Refractive index as well as geometry changes with temperature, have to be considered in the optical design of imaging systems; for lens array applications a temperature dependent pitch can be critical. Thermo-optical coefficients of a 100 µm thick polymer layer on a B33 glass substrate were measured and are typically on the order of −0.0002 K−1. Geometry changes were determined by measuring polymer-on-glass microlens arrays in a mechanical profiler (Taylor Hobson Form Talysurf) at different temperatures, thus, taking the polymer on glass configuration into account. In Figure 2 changes of pitch and radius of curvature of a polymer (ORMOCOMP®) on glass (Borofloat 33/Schott) microlens array are plotted, as far as we know for the first time. Due to the scatter in the lenslet parameters it is crucial to compare corresponding lenslets, and to scan across a higher number of lenslets in order to improve the measurement contrast. The measured pitch variation corresponds to the CTE of the glass substrate (+3.3 × 10−6 K−1) and is almost two orders of magnitude smaller than for thermoplastic polymers. As a consequence of the restricted lateral expansion there is a slight decrease of the lens radius with temperature (1/R × dR/dT of 0.00016 K−1), thus, the radius change can partially compensate for the thermo-optical changes of focal length. We could not detect a temperature change of the <30 nm rms. form deviation of the lenslets.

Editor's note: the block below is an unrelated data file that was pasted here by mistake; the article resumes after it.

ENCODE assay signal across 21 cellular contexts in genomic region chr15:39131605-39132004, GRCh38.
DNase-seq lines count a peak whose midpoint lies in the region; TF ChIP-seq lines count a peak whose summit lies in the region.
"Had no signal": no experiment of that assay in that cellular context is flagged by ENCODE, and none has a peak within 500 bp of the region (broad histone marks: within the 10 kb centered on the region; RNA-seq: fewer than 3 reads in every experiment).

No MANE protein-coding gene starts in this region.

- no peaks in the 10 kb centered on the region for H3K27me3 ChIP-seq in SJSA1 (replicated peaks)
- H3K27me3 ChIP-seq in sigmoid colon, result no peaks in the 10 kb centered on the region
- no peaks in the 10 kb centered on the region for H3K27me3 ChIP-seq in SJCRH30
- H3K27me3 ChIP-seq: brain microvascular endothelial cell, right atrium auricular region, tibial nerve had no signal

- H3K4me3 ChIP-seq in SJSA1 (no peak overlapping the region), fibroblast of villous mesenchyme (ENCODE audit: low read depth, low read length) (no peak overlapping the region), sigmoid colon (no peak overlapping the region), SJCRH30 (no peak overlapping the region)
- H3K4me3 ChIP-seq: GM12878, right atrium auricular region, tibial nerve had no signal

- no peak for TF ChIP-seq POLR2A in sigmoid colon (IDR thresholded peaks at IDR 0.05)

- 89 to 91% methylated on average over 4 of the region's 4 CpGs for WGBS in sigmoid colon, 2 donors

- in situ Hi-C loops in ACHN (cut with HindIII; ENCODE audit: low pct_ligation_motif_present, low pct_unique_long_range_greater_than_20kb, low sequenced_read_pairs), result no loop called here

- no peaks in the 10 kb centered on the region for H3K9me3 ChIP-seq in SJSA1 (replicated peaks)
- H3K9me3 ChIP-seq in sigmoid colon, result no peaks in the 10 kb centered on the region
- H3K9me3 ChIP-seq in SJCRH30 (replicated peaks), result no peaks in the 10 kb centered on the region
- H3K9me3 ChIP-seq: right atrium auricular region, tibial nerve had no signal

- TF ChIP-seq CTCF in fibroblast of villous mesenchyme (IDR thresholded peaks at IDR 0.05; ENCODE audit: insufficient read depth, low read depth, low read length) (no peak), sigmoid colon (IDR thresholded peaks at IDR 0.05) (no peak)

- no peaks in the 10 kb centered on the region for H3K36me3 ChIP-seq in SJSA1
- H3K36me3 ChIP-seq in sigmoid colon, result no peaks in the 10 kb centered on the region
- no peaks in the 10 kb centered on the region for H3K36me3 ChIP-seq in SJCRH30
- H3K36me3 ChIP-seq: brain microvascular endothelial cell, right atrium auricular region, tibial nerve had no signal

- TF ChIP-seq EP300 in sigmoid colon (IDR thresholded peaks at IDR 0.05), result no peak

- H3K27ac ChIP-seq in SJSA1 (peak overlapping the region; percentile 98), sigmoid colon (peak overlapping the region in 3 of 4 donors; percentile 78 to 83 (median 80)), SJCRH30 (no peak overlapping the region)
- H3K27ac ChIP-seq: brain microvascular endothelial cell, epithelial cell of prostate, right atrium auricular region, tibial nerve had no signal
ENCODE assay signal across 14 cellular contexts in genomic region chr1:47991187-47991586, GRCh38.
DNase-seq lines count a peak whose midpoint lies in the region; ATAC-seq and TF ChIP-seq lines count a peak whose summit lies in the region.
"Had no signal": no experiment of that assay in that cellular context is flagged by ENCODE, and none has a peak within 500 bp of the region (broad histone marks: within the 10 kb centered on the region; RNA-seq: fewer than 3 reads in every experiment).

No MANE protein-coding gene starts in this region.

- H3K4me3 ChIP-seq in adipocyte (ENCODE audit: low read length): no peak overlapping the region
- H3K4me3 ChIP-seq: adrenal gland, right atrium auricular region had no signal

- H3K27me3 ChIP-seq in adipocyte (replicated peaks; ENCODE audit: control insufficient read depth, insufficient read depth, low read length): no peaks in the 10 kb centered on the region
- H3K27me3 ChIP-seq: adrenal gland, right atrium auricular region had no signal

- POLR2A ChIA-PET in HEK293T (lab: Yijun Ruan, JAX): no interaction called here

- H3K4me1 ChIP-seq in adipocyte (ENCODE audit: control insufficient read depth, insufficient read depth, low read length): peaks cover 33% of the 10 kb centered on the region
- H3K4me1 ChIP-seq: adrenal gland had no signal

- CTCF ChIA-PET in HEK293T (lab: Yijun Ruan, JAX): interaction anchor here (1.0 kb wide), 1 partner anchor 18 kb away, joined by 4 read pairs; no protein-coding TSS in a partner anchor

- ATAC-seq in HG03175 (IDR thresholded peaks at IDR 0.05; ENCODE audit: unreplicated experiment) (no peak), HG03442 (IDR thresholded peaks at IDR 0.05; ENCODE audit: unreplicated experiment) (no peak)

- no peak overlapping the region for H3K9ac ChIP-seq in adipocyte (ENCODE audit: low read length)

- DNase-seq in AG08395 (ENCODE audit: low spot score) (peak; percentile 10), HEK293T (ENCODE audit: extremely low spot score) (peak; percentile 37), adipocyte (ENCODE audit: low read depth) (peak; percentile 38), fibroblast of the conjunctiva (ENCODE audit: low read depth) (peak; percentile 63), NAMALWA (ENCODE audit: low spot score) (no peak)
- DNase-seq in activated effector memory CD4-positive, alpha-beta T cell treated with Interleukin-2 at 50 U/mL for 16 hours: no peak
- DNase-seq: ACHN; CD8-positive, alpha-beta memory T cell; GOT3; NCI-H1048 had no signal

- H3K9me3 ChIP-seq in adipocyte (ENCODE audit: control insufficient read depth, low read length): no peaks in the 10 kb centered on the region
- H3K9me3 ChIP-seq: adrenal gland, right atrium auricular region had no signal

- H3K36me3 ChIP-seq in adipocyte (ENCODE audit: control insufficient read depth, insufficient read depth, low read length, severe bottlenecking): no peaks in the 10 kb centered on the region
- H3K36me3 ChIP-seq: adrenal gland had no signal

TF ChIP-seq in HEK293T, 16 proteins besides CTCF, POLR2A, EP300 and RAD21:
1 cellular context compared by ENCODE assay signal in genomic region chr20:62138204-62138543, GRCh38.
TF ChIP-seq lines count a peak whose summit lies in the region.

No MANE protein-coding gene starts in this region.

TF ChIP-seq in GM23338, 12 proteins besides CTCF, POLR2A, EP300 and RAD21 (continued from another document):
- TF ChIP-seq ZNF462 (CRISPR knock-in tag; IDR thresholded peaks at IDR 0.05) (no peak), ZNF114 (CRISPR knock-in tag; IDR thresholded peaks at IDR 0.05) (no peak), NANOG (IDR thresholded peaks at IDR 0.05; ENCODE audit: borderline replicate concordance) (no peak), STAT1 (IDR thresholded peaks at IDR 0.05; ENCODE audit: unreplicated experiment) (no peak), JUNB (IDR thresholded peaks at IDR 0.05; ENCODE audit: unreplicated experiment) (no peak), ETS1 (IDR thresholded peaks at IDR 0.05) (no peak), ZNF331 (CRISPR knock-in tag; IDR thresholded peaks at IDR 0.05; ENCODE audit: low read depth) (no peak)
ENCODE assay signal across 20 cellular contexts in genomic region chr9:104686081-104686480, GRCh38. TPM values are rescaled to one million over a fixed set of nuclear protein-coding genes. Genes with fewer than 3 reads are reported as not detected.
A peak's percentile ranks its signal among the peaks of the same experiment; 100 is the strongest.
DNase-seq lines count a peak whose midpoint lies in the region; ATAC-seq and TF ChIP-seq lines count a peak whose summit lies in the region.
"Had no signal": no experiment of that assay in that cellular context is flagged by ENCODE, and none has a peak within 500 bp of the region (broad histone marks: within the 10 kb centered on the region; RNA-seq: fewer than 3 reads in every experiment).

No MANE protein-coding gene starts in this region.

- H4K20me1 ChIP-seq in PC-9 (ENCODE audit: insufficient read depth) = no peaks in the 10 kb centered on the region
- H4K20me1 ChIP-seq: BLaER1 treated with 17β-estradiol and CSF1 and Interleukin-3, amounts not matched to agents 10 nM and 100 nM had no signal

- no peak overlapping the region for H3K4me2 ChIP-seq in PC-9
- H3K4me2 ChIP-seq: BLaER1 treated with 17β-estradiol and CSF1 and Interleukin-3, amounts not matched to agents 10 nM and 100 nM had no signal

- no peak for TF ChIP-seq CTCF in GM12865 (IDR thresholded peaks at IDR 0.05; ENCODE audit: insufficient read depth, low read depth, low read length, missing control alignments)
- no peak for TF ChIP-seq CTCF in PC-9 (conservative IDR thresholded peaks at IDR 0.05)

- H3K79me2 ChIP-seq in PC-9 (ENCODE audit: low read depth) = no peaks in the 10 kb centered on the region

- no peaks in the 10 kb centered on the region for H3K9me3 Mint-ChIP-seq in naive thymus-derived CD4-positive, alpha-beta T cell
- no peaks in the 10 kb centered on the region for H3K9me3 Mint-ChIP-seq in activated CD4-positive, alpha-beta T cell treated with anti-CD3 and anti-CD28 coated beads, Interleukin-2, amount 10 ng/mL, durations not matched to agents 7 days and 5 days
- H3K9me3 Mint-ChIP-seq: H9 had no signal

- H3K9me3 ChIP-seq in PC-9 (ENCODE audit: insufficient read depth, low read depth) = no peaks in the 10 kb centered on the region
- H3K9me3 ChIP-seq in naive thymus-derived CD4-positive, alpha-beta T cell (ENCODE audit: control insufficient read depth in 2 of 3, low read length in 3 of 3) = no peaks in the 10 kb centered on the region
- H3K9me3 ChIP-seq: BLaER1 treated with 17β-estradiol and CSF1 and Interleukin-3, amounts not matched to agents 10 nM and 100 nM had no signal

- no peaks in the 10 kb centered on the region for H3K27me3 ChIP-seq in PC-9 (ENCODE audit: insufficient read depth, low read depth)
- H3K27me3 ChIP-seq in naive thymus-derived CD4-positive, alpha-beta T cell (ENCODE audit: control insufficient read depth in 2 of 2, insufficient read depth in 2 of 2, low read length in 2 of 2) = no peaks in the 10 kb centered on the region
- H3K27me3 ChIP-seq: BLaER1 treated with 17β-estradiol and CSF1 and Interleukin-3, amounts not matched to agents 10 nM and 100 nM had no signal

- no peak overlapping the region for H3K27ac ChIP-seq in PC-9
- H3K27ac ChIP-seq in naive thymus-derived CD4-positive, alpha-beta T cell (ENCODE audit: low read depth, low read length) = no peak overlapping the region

Figure 1. Flowchart of the technology based on UV-molding, coating, and lithography.
Figure 1. Flowchart of the technology based on UV-molding, coating, and lithography.
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Figure 2. Temperature dependent pitch (left hand side) and radius (Right hand side) changes of an ORMOCOMP® on B33 glass lens array measured using a mechanical profiler (FormTalysurf PGI/ Taylor Hobson).